There was a sense of familiarity when I listened to the late night jazz radio concert introduced as Three Duos and a Trio
circa 1983-84. The voices seemed stunningly familiar. Upon further investigation, I came to realize that those voices had been a part of my life for years, influencing an entire generation.
The voices and piano riffs were those of Bob Dorough, Dave Frishberg, and Blossom Dearie, accompanied by Bill Takas on bass. Those voices also brought to life the wonderful '70s phenomenon known as Schoolhouse Rock
, a collection of brilliant musical vignettes produced for Saturday morning television, aimed at giving children an assist in committing their studies in math, grammar, multiplication, and history to memory (later versions addressed computers and money).
The educational video cartoons set to music were the brain-child of Dorough, yet he felt compelled to invite his friends to join in the celebration once the concept began to take off. Dearie's hauntingly beautiful version of "Figure Eight" remains one of the high points of the collection. Dorough's "Three is a Magic Number" and "Conjunction Junction," the latter sung by Jack Sheldon, are perhaps the signature songs of the series. Frishberg's legislative number, "I'm Just a Bill," (vocals also by Sheldon) is one of the most memorable tunes from the early years of Schoolhouse Rock
To categorize the music in the children's genre doesn't tell the complete story. Like pianist Vince Guaraldi (the composer of the music score for the animated versions of the legendary Charles Schulz's Peanuts
cartoons), the ability to create melodies that work on multiple levels of sophistication is a supreme talent. Besides, these artists brought decades of experience to the table when ABC television came calling.
So, as the late night radio concert played on, I began to discover a whole new side to the artists with whom I'd grown up. Dearie's version of "Sweet Georgie Fame" (a tribute to the British R&B artist), "The Dear Departed Past (Frishberg's reflection on the days of yesteryear), and Dorough's performance of "Yancey" (a Bill Loughborough composition paying tribute to boogie-woogie legends Jimmy and Estelle Yancey of Chicago) were all interesting and revealing choices.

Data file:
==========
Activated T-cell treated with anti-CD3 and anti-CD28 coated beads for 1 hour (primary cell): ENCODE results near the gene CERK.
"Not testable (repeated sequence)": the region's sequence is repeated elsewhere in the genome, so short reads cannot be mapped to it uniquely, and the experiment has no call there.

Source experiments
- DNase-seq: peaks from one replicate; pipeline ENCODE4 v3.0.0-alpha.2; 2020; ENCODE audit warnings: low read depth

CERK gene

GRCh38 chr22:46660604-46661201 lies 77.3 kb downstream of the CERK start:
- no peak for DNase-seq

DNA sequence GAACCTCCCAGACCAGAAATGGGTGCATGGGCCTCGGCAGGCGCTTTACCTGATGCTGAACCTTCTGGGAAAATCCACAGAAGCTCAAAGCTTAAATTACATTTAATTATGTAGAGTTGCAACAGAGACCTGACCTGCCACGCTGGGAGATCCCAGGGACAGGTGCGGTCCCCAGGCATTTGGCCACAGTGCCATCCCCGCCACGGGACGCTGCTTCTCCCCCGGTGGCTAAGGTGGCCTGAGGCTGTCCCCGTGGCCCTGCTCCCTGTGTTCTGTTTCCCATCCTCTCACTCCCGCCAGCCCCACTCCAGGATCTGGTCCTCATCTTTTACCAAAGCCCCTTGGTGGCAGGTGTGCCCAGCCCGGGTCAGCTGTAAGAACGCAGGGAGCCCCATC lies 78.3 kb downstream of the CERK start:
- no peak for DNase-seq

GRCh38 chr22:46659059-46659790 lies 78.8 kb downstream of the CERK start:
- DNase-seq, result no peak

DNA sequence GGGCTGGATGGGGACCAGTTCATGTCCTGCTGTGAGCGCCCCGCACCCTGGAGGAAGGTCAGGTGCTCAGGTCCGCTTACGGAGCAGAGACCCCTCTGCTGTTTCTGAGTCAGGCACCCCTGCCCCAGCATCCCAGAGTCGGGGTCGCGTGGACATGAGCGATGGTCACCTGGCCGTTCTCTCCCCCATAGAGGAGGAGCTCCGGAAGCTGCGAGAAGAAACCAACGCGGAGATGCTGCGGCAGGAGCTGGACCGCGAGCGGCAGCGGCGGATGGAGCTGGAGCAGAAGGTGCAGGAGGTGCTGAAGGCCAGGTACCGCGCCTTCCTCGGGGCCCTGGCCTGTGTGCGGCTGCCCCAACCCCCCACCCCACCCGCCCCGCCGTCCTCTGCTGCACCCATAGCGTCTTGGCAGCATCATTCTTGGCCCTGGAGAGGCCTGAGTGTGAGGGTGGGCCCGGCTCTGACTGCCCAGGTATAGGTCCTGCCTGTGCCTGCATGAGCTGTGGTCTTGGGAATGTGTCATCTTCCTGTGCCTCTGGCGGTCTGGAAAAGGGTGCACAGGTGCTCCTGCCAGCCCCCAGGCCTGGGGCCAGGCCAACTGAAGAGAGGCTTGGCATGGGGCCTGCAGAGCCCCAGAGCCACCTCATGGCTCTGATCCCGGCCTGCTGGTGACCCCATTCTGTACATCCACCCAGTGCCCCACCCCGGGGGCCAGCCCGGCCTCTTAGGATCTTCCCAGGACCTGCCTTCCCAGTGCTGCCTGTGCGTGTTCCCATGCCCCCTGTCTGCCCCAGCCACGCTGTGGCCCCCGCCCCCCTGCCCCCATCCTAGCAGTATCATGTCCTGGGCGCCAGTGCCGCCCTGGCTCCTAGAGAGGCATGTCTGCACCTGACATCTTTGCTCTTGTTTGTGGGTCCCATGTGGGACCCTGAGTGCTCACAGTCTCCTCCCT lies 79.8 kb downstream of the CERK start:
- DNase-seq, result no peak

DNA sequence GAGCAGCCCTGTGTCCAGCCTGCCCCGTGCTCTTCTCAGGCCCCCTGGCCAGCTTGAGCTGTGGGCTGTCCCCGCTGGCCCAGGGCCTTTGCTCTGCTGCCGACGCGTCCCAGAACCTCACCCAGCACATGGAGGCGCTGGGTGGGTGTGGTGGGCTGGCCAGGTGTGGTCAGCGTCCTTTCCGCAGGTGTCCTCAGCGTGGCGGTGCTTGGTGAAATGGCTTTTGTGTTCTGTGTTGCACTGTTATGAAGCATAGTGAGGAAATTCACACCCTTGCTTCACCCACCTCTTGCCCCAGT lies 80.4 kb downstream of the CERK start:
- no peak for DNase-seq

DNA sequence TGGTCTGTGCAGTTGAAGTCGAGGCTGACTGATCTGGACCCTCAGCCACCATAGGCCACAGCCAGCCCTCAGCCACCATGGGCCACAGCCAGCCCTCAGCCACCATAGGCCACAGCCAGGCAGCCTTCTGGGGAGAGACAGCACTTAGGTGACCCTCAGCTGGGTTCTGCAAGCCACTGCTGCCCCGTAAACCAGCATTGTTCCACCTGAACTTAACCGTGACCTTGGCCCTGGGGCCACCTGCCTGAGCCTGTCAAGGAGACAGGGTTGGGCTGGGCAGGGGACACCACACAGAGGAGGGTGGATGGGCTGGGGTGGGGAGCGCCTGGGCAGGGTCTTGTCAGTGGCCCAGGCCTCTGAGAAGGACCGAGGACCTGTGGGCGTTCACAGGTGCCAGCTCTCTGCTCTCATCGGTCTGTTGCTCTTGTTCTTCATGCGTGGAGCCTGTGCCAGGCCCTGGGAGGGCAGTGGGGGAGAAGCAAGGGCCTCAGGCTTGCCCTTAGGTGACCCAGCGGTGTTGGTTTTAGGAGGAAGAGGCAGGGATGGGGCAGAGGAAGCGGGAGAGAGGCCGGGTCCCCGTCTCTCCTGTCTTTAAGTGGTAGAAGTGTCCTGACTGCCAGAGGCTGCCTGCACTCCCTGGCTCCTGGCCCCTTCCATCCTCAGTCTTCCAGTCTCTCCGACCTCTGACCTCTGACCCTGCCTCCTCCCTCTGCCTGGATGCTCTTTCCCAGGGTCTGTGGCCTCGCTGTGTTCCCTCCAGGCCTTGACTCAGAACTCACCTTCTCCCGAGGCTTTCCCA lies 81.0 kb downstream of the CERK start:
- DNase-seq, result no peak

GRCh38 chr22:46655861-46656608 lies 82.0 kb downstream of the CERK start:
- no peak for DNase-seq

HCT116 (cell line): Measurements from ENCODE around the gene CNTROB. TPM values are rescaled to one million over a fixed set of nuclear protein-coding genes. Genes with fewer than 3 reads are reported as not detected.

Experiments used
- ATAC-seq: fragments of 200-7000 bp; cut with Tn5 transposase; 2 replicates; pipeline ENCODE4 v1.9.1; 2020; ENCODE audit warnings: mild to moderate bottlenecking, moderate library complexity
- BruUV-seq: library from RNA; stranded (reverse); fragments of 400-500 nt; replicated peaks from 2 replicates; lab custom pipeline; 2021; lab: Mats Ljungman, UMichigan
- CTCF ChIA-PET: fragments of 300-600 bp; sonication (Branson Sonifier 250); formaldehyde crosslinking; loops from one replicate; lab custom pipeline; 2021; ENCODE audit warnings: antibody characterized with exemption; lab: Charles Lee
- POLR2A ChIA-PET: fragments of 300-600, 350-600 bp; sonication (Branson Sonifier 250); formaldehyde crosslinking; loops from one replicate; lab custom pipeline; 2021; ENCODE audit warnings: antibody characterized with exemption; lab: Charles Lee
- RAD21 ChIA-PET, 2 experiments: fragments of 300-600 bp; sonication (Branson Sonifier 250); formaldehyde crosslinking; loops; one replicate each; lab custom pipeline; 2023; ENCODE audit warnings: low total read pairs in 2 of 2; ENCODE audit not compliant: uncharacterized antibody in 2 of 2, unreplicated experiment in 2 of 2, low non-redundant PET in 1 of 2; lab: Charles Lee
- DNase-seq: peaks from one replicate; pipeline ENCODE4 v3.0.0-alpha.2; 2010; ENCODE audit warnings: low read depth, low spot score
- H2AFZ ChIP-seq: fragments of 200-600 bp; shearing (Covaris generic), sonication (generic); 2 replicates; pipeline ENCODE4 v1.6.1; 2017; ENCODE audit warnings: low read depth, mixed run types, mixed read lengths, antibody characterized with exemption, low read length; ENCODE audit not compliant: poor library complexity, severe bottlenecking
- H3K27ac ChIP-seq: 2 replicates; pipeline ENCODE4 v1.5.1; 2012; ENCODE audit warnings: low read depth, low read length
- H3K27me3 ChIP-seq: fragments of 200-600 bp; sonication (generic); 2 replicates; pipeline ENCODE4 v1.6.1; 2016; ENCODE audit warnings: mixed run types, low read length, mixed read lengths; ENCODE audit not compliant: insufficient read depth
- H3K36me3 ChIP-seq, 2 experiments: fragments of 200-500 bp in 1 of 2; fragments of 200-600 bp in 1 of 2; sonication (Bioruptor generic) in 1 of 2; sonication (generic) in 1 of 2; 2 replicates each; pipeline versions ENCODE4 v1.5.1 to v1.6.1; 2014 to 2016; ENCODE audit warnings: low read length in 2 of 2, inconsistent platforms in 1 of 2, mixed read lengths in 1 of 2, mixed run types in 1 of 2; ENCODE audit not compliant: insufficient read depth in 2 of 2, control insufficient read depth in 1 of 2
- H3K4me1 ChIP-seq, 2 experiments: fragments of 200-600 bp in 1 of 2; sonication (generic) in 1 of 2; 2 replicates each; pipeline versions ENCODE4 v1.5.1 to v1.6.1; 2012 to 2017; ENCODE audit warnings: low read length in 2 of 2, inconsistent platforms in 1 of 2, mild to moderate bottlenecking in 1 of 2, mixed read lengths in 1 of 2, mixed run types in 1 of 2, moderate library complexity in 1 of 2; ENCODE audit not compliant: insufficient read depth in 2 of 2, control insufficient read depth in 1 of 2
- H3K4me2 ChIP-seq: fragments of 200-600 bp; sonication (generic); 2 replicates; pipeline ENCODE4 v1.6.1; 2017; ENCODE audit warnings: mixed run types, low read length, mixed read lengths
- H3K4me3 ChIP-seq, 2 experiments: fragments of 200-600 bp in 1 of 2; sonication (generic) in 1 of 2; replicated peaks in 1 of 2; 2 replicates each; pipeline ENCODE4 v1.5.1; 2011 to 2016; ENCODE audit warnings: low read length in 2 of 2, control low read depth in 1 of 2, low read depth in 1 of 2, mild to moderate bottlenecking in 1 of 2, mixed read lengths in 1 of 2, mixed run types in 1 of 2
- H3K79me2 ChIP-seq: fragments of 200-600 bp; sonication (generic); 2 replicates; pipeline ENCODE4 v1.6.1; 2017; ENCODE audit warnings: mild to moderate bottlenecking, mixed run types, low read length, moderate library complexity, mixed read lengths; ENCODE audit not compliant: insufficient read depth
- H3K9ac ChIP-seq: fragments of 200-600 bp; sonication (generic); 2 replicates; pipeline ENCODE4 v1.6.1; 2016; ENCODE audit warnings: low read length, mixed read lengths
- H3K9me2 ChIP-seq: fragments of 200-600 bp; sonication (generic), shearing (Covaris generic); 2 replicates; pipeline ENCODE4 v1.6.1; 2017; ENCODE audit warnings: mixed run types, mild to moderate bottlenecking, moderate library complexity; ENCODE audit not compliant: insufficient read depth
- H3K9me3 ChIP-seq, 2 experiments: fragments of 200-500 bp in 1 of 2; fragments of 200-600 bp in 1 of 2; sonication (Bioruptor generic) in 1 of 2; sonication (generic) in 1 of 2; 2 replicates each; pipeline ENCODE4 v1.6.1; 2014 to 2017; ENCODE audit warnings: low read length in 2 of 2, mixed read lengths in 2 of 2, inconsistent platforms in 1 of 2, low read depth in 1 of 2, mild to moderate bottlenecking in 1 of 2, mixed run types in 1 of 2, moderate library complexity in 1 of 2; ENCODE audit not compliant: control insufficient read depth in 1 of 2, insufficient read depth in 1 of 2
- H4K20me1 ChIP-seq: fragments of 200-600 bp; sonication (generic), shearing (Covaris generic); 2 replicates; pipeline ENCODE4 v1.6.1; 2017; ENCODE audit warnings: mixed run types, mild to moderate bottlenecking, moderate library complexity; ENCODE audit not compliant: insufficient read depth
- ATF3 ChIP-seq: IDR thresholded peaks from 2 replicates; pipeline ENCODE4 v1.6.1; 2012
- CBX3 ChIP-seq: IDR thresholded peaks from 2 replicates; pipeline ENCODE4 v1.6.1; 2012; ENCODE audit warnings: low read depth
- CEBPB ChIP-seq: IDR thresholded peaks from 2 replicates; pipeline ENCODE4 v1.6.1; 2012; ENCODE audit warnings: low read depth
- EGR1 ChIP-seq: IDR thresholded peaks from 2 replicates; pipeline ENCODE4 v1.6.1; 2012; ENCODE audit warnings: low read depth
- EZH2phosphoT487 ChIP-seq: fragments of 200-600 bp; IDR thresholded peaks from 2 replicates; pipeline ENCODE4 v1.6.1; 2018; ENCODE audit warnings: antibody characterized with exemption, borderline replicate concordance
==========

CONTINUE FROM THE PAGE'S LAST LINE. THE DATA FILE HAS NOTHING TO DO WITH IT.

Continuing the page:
These singer/songwriters are uninhibited in their approach to music, willing to tackle obscure topics, colorful characters, and touching ballads with equal heart and enthusiasm. The results are collective bodies of work that always leave the listener anticipating the next recording and wanting more. Intriguing compositions that distinguish these performers from the crowd have also allowed them to outlast more generic performers.
Frishberg and Dorough's live album, Who's on First
(Blue Note, 2000), showcases the duo's sharp wit and their playful approach to performing. Listening to compositions like "I'm Hip" (one of two songs the artists co-wrote and a satire of the guy who sits close to the band and snaps his thumbs), "Looking Good" (Frishberg's quip on society's fascination with beauty), and "Health Food Nut" (Dorough's take on the addictive nature of the health conscious crowd), provides a sense of the allure of their music.
To be a fan of these artists is to be part of an inside joke. You'll find yourself grinning with each measure, as you share a laugh at the outsiders. While humor is an important part of the repertoire, it's only one part of the musical equation. Poignant and reflective ballads, toe-tapping boogie-woogie numbers, and riveting instrumental interludes reveal that these folks have the diversity and the chops to complement their considerable songwriting talents.
Dearie's voice is comparable to that of a bashful little girl, and Dorough and Frishberg's vocal styles are certainly quirky and unconventional. The late guitarist Jerry Garcia once likened Grateful Dead fans to people who like licorice. Not everybody likes it, but those who do really, really love it. Similarly, fans of Dorough and friends are a defined, yet enthusiastic group.
The careers of these three parallel Randy Newman a generation latera distinctive voice, unconventional songs about offbeat subjects and characters and limited commercial success. Still, like Newman, all possessed a solid base of loyal fans, a career sidebar that provided a vehicle for showcasing a different side of their talents, a connection to a younger audience and, above all, career longevity.
Dorough, Frishberg, Sheldon, and Dearie have all continued to perform well into their senior years. Such longevity is perhaps their reward for having the courage to pursue music of the soul and not the trend of the moment. In his book The War of Art
, author Steven Pressfield offers the definition of a "hack" with respect to authors, a lesson he learned from fellow writer Robert McKee. "A hack is a writer who second guesses his audience. When the hack sits down to work, he doesn't ask himself what's in his own heart. He asks what the market is looking for." In a nutshell, a hack is a sellout.
This group will never be accused of being hacks.
Jamie Cullum and Diana Krall are among the contemporary artists that have brought Dorough- and Frishberg-penned tunes to the attention of a new generation of listeners.
So as I awaited the premier of Schoolhouse Rock
by a local grammar school drama club earlier this year, I was struck with the sense of continuity of the moment. The joy of discovery by a new generation that knows only of these artists through DVD compilations is gratifying to those of us who grew up on the genre. Schoolhouse Rock
seems to be a favorite of local live theater productions these days for one simple reasonthe music has such timeless and universal appeal.
For those of us who are fortunate enough to have known the multi-faceted careers of these artists beyond Schoolhouse Rock
, every recording has been a fresh and imaginative adventurethrough the years.
Bob Dorough, Small Day Tomorrow (Candid, 2006)